Hi from Rick: Rockin' in London
|Rick's in London doing guidebook research — while rockstars nearby bring world hunger to the center stage.|
As I write this, London is abuzz. Two hundred thousand people are gathered in Hyde Park, just a few blocks from my hotel. I can actually hear The Who singing "We Won't Get Fooled Again" out my window. Between acts, Bill Gates takes the stage to explain that we have the knowledge and resources it takes to end world hunger. All we're lacking today is the will to do so. Twenty years ago the "Live Aid" concert raised money. Today the "Live 8" concert is raising awareness. All that energy is being directed at the "G8" — leaders of the world's eight leading industrialized nations, who are meeting this week in Gleneagles, Scotland. The fate of Africa today — and the health of our planet tomorrow — is in their hands.
Even in my hotel, the world seems to be struggling to come together. The Polish girls who serve breakfast and clean my bathroom earn barely enough to survive in this most expensive city in Europe. (What I pay per night in this modest hotel, they pay in a month to share a nearby flat). But things are improving. Before Poland joined the EU, employing Easterners was an under-the-table operation, rife with exploitation and abuse. Today the work is legal, there is a minimum wage, and the British government provides free English classes.
At the same time, the helpful hand of government is making my room unbearably stuffy. According to the desk clerk, if I were to fall out of an open window, the hotel would be liable for "corporate manslaughter." To prevent this, every window has been rigged to open just a crack, so I can slowly suffocate in London's summer heat. My travel tip for today: family-run places (not held to corporate liability standards) throw open their windows and let travelers breathe easy.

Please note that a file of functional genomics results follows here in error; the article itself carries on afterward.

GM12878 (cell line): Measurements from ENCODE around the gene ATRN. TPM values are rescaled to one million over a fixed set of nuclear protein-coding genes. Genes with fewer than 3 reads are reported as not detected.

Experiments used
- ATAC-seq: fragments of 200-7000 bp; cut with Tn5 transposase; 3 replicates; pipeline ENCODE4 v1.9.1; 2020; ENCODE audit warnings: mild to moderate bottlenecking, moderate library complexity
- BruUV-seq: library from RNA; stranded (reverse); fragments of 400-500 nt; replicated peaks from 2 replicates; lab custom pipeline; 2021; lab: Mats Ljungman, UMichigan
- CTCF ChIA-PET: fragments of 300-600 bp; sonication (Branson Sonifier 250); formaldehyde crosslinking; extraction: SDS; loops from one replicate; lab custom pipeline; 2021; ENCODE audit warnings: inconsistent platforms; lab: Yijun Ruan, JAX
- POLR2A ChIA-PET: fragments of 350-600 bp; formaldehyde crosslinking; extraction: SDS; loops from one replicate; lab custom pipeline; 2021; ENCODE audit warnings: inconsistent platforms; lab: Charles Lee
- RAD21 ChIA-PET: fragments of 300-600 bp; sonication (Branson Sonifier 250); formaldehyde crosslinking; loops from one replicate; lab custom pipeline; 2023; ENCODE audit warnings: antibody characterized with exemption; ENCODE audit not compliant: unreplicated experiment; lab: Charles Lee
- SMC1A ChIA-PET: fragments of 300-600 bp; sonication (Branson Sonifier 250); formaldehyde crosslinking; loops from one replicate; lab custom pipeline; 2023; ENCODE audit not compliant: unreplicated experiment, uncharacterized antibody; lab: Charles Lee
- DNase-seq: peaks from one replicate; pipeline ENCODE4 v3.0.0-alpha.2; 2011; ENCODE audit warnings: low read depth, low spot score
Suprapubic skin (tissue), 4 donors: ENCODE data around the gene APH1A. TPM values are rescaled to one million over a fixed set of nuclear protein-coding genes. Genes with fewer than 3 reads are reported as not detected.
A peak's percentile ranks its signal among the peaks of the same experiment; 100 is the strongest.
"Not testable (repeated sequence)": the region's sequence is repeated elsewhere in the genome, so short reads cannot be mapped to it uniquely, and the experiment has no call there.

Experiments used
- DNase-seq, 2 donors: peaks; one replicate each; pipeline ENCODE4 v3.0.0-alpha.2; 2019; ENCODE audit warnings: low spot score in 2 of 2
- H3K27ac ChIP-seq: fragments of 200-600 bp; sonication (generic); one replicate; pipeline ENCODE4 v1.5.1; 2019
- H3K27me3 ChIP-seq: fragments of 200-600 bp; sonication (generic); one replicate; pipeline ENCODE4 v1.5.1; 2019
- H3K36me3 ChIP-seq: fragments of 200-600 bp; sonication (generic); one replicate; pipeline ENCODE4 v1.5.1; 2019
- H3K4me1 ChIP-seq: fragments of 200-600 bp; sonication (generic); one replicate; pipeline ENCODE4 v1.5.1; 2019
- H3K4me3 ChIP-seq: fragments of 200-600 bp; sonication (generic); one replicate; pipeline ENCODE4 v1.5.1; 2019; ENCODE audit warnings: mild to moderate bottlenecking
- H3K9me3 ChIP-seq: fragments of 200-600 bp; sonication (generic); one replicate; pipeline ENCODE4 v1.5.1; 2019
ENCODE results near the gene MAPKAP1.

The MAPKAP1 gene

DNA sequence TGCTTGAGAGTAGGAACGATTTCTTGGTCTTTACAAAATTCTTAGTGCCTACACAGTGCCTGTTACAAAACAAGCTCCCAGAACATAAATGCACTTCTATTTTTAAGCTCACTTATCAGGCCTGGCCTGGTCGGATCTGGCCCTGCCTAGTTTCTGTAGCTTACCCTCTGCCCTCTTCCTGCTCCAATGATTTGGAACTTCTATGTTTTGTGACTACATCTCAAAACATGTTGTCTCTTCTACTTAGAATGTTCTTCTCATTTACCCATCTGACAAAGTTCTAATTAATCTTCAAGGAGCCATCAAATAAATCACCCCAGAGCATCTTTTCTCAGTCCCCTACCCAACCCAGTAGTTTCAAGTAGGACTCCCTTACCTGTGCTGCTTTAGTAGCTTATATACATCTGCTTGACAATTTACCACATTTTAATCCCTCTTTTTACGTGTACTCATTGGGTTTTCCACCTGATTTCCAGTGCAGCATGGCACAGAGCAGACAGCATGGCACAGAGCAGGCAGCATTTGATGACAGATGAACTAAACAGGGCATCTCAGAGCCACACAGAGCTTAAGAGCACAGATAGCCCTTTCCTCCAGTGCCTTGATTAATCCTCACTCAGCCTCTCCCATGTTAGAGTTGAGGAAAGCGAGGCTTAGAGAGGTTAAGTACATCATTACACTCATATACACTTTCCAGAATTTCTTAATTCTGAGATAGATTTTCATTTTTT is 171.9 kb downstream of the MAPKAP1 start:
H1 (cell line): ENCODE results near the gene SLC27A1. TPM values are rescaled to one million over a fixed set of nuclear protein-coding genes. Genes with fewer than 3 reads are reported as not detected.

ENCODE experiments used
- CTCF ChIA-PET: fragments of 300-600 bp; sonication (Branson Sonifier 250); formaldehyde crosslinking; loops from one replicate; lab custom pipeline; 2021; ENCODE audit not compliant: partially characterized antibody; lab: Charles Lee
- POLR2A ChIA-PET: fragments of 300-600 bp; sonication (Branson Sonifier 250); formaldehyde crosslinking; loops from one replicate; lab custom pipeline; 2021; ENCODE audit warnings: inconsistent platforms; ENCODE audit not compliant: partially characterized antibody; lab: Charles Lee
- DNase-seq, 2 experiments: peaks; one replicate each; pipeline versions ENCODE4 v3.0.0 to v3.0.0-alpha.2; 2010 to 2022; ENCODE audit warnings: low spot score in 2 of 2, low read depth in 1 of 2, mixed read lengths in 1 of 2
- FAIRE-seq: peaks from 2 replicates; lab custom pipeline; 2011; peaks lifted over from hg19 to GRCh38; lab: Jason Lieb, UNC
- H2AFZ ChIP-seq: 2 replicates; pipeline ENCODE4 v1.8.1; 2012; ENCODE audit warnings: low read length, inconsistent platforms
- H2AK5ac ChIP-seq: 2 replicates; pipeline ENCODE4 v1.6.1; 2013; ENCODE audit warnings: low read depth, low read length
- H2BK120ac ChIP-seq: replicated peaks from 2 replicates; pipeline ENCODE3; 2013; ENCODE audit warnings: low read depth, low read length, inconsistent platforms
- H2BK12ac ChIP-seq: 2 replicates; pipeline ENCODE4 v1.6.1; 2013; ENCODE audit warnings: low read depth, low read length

I've been in Europe for just two days (with 68 to go). Even through my jet-laggy haze, I know I've already learned a bundle. And this month's Travel News will teach you a bundle. Articles include the intimate latest on Ireland from guidebook co-author Pat O'Connor, a surprising correspondence from a Danish B&B host to an American traveler who signed her email "pray for our troops," and my recent USA Today article on how our weaker dollar can actually enrich your travel experience.
Meanwhile, my son Andy is ten days into his first parent-free European adventure. His web blog makes it very clear that he's a normal and healthy teenage boy, swimming in an exciting world of temptations. You can bet I tune in regularly! Today he's on the Riviera, dealing with the decision of what to do next: run with the bulls, or hike with the Alps?
One thing Andy has learned is the importance of his guidebook to make the right decisions. To give our readers a jump on my upcoming 2006 editions, I've just uploaded my new chapters on Barcelona, Madrid, Santiago de Compostela, Granada, and Nerja on the Costa del Sol. You'll find links to these, as well, in this month's Travel News.
Uh-oh, Pink Floyd is about to take the Hyde Park stage. I think I'll run over and see how close I can get.
Rick, from London